Windows Server on Azure - SMBv1
Andrew Posted on 12:14 pm

Can you Enable SMBv1 on Azure VMs?

Occasionally an enterprise environment will have a requirement to retain legacy authentication systems that may need to use SMBv1. What are the options when you move your services and infrastructure to Azure?

When first looking at this challenge we really (really!) need to acknowledge the dangers and risks that when dealing with SMBv1 we should use firewalls and network security groups to tightly restrict how accessible any system that runs this protocol is. A nice contribution from a well respected security expert I’ve worked with advises that anytime we need to enable a high-risk communication system we should also assign an end-date to the risk. Meaning we simply say that this will be resolved or removed on the end-date. I really like this suggestion.

Well, how can I enable this on Azure virtual machines? Isn’t that blocked?

Well….yes and no. It’s not so much blocked as it is removed.


You have the correct WIM image of your used Windows Server Operating System that you have deployed on Azure.

  1. Create C:\tempwim and C:\tempwim\mount folder on your virtual machine
  2. Copy install.wim to the folder C:\tempwim
  3. Run Command Prompt as administrator
    1. Type: dism /mount-wim /wimfile:c:\tempwim\install.wim /index:4 /mountdir:c:\tempwim\mount /readonly
    2. Given that the operating system index:4 is running Datacenter edition.
      1. 1 = Standard CORE
      2. 2 = Standard
      3. 3 = Datacenter CORE
      4. 4 = Datacenter
  4. Type: dism /online /Enable-Feature /FeatureName:SMB1Protocol /All /source:c:\tempwim\mount\windows\winsxs /limitaccess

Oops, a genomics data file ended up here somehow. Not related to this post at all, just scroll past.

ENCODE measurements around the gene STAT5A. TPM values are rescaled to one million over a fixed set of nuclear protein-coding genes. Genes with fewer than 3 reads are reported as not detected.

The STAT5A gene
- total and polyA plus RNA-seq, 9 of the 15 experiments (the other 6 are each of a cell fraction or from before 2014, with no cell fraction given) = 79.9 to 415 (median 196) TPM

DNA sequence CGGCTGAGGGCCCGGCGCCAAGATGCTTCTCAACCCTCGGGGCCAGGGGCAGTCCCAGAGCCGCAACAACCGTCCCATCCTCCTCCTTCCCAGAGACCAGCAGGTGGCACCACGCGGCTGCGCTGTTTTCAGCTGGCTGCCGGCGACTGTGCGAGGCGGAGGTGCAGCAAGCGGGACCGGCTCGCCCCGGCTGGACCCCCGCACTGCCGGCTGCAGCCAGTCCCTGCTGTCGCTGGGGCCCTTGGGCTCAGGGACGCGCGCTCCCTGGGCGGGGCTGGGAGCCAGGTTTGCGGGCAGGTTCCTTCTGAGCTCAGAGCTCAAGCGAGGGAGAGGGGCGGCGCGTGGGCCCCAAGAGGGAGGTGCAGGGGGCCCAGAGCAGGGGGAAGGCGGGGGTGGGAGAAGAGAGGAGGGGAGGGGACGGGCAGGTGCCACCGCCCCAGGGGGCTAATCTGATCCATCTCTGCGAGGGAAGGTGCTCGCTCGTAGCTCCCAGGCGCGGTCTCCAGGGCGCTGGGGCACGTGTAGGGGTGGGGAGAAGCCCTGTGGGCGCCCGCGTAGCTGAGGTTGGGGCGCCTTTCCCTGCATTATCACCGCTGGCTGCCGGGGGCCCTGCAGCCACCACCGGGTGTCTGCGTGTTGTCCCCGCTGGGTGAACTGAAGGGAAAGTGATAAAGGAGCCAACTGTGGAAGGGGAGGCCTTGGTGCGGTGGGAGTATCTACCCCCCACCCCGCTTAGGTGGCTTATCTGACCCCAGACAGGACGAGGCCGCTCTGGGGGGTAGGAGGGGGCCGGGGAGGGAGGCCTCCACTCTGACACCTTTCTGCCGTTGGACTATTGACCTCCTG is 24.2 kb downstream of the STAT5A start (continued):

5. Reboot the machine
  6. Then perform configuration of SMBv1 as needed
  7. Unmount the install.wim from the mount folder
  8. Run Command Prompt as administrator
  9. Type: dism /unmount-wim /mountdir:c:\tempwim\mount /discard
  10. Close the Command Prompt

Make sure that you secure your configuration through all available means; which includes removing SMBv1 at the end-date for your project. You should do all you can to move away from legacy protocols and systems as they are less secure and attackers are really smart teams of people who will find a way to exploit any weaknesses like this.

One scenario where this may be lower risk is if your network has no external access or routes and the vnet in question is not peered to another vnet or network. This would mean that your implementation of SMBv1 is fully isolated within the deployed vnet. Not ideal; but lowering risk whenever you can does matter. Ensure that any access is done via remote desktop and users are forced to use two-factor authentication. That is a start; but the best way is to not scale backwards for compatibility to existing systems and to upgrade into modern standards whenever it is possible.